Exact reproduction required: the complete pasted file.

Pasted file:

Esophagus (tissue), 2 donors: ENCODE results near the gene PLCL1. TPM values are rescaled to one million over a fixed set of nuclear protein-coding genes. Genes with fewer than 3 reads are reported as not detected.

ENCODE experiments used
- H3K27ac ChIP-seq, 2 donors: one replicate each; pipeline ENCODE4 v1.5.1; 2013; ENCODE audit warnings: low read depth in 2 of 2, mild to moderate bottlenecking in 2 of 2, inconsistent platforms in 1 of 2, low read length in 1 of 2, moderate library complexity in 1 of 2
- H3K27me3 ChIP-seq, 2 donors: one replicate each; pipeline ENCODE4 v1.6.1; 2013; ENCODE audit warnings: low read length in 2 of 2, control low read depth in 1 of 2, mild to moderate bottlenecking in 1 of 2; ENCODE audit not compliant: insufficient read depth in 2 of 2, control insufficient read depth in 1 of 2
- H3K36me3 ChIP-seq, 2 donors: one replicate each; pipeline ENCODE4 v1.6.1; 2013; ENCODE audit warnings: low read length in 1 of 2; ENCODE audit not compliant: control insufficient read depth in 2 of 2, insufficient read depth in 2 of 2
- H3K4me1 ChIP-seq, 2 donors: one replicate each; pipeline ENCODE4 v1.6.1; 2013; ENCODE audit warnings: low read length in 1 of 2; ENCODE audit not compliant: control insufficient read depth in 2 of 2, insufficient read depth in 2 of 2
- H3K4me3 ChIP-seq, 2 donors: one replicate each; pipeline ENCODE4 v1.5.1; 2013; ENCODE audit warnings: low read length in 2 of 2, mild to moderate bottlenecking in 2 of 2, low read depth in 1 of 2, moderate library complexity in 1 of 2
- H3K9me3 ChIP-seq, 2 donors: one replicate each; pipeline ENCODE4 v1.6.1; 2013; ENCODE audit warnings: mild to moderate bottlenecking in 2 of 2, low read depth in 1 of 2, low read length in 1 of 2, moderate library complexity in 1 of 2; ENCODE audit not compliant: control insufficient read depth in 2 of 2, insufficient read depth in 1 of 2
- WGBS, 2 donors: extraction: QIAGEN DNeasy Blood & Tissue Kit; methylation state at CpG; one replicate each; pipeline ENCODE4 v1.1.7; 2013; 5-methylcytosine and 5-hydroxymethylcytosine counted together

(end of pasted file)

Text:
Esophagus (tissue), 2 donors: ENCODE results near the gene PLCL1. TPM values are rescaled to one million over a fixed set of nuclear protein-coding genes. Genes with fewer than 3 reads are reported as not detected.

ENCODE experiments used
- H3K27ac ChIP-seq, 2 donors: one replicate each; pipeline ENCODE4 v1.5.1; 2013; ENCODE audit warnings: low read depth in 2 of 2, mild to moderate bottlenecking in 2 of 2, inconsistent platforms in 1 of 2, low read length in 1 of 2, moderate library complexity in 1 of 2
- H3K27me3 ChIP-seq, 2 donors: one replicate each; pipeline ENCODE4 v1.6.1; 2013; ENCODE audit warnings: low read length in 2 of 2, control low read depth in 1 of 2, mild to moderate bottlenecking in 1 of 2; ENCODE audit not compliant: insufficient read depth in 2 of 2, control insufficient read depth in 1 of 2
- H3K36me3 ChIP-seq, 2 donors: one replicate each; pipeline ENCODE4 v1.6.1; 2013; ENCODE audit warnings: low read length in 1 of 2; ENCODE audit not compliant: control insufficient read depth in 2 of 2, insufficient read depth in 2 of 2
- H3K4me1 ChIP-seq, 2 donors: one replicate each; pipeline ENCODE4 v1.6.1; 2013; ENCODE audit warnings: low read length in 1 of 2; ENCODE audit not compliant: control insufficient read depth in 2 of 2, insufficient read depth in 2 of 2
- H3K4me3 ChIP-seq, 2 donors: one replicate each; pipeline ENCODE4 v1.5.1; 2013; ENCODE audit warnings: low read length in 2 of 2, mild to moderate bottlenecking in 2 of 2, low read depth in 1 of 2, moderate library complexity in 1 of 2
- H3K9me3 ChIP-seq, 2 donors: one replicate each; pipeline ENCODE4 v1.6.1; 2013; ENCODE audit warnings: mild to moderate bottlenecking in 2 of 2, low read depth in 1 of 2, low read length in 1 of 2, moderate library complexity in 1 of 2; ENCODE audit not compliant: control insufficient read depth in 2 of 2, insufficient read depth in 1 of 2
- WGBS, 2 donors: extraction: QIAGEN DNeasy Blood & Tissue Kit; methylation state at CpG; one replicate each; pipeline ENCODE4 v1.1.7; 2013; 5-methylcytosine and 5-hydroxymethylcytosine counted together